On TV, the NFL sounds pretty similar to what it would be like without coronavirus. You have ambient crowd noise, which jumps up when a big play is made, and is accompanied by an announcement from within the stadium. If you were watching the games on mute, you almost couldn’t tell that the only people in the stadiums are staff and players. Careful camera shots eliminate the stands, so as to present the illusion of a full stadium. This is part of a series of measures taken by the NFL to reduce COVID-19 transmission risks, while still running a full 17-week (plus playoffs) schedule. And the NFL isn’t alone. Most pro-sports leagues are seriously limiting or not allowing fan attendance at games. And with little to no live fans, the games aren’t quite the same. So how are leagues and teams keeping fans in the game?

In the NFL, fans are being let in very selectively. The league appears to be letting organizations determine how they want to regulate fans. Most teams have so far kept their stadiums empty, despite plans to reevaluate after the first two weeks. As part of their deal with Microsoft, the NFL is placing LED screens that will show fans, and allow teams to celebrate with their fans in the end zone after a touchdown. 

The MLB has taken a more old school approach for the stadium, placing cardboard cutouts in the stands. Fans could buy them for the season at a fairly reasonable rate, and I almost got some for the Mariners. Not all teams are doing this, and some have instead placed photos of essential workers, or photos of players out with COVID in the stands. On TV, fans are being projected into the stands using the same tech that puts first down lines on the field in televised football games.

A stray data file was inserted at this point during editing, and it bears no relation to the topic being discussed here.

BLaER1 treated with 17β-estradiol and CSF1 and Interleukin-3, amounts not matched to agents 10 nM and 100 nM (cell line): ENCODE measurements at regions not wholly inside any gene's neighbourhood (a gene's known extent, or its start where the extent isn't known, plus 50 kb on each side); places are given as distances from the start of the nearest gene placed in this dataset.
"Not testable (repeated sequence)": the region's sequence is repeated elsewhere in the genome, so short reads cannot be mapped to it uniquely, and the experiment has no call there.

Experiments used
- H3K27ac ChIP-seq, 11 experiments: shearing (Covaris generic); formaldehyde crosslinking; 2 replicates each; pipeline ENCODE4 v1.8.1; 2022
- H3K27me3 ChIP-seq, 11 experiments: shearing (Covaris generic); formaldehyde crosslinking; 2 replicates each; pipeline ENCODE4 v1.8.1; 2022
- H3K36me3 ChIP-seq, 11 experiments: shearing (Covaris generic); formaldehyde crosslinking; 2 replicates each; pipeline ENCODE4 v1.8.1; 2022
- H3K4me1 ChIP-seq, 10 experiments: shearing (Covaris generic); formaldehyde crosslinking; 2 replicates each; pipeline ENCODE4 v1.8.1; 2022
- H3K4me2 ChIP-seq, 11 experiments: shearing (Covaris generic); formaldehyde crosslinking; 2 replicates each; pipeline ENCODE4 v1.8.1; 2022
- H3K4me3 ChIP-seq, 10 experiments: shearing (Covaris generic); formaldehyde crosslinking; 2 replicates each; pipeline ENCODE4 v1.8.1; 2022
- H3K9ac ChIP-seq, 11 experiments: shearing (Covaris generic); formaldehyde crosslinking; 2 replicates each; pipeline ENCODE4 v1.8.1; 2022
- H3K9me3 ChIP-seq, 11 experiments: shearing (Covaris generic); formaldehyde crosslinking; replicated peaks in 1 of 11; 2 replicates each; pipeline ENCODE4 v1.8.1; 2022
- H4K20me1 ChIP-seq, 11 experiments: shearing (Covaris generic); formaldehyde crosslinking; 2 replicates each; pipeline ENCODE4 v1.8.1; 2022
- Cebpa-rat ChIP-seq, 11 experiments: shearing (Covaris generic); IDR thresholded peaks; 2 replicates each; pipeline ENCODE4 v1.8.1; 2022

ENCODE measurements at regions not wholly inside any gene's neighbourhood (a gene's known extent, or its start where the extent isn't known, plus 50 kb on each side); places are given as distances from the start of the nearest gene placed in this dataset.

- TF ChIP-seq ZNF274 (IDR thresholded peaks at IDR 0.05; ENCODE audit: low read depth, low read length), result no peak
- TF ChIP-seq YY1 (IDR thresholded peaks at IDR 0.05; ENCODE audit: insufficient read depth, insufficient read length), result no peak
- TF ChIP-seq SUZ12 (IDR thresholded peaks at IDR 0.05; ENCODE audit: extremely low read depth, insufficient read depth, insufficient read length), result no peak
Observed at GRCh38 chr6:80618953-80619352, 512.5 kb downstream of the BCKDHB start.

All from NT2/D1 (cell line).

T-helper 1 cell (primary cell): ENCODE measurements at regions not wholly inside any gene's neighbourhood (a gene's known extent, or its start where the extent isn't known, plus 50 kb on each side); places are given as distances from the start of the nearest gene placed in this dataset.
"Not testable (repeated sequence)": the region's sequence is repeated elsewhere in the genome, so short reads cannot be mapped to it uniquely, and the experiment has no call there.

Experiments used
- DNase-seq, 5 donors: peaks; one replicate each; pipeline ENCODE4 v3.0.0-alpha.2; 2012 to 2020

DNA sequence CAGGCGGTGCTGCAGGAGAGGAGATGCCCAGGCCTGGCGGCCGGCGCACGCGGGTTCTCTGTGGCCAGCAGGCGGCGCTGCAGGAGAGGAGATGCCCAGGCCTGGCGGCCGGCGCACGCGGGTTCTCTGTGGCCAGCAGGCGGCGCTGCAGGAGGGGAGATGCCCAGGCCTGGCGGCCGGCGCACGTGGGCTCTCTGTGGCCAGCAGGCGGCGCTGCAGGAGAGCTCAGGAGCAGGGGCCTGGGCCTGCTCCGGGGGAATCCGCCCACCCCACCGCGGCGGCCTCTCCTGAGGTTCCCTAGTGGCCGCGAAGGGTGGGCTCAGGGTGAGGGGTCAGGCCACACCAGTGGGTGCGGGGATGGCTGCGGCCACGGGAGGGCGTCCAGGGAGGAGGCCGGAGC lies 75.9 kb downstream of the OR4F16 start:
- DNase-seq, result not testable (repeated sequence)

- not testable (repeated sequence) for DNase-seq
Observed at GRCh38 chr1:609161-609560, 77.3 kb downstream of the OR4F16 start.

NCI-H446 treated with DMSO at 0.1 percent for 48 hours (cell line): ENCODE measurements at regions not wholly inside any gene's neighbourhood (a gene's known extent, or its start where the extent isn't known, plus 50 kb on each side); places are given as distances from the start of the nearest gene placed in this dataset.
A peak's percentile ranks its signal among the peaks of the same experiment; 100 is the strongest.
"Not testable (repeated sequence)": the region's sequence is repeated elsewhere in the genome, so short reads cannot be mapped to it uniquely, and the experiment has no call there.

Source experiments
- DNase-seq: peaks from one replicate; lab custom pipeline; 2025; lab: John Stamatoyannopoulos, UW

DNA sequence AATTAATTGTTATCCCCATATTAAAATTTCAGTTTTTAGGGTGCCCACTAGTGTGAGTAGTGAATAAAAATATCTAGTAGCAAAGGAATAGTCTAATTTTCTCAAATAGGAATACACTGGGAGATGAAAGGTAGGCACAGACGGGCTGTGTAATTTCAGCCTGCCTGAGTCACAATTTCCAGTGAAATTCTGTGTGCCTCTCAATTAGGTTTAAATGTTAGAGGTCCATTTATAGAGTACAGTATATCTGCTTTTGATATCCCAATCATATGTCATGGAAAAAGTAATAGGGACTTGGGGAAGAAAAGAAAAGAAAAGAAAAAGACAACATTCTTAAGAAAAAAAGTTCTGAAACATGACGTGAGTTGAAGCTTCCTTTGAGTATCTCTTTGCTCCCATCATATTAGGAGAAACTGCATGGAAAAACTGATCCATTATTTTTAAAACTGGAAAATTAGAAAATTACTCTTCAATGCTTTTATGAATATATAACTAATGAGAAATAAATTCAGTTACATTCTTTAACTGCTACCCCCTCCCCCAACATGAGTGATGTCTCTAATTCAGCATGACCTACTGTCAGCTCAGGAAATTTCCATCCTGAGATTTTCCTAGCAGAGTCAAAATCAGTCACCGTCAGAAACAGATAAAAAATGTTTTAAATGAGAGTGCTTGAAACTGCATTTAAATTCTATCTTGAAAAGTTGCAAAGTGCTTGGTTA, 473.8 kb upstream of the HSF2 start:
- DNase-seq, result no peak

The NBA took a comprehensive approach to virtual fans, as part of their deal with Microsoft, similar to the NFL. The NBA used Microsoft Teams, their video conference software, to place groups of people in stands, as you would in an NBA game. This shared space created some interesting celebrity meetups, such as Shaq and former president Barack Obama, during game one of the finals. These meetings are being shown in the stadium as well, so the players can share in the experience.

The MLS was afforded a trial run of live fans with the MLS is Back tournament, ahead of their season’s return in February. They used a similar principle as the NBA, using virtual stands to simulate the experience of being in the stadium. They also allowed people outside of the virtual rooms to view the same things that were being shown to the people who had paid for access to the virtual rooms. The use of certain hashtags could land you in the TV broadcast, and the inclusion of pets was encouraged, as it was in all sports leagues.

As with everything since March, sports are weird now. But the efforts by sports leagues to try and include fans have been commendable and inventive. Even if sport viewing never returns to normal, we’ll certainly have an effective way of watching sports that still gives fans many ways to express their support.

Pictured above is my usual setup to watch the Seahawks, a setup that is now shared by most sports fans across the country. Picture by Oliver Fox

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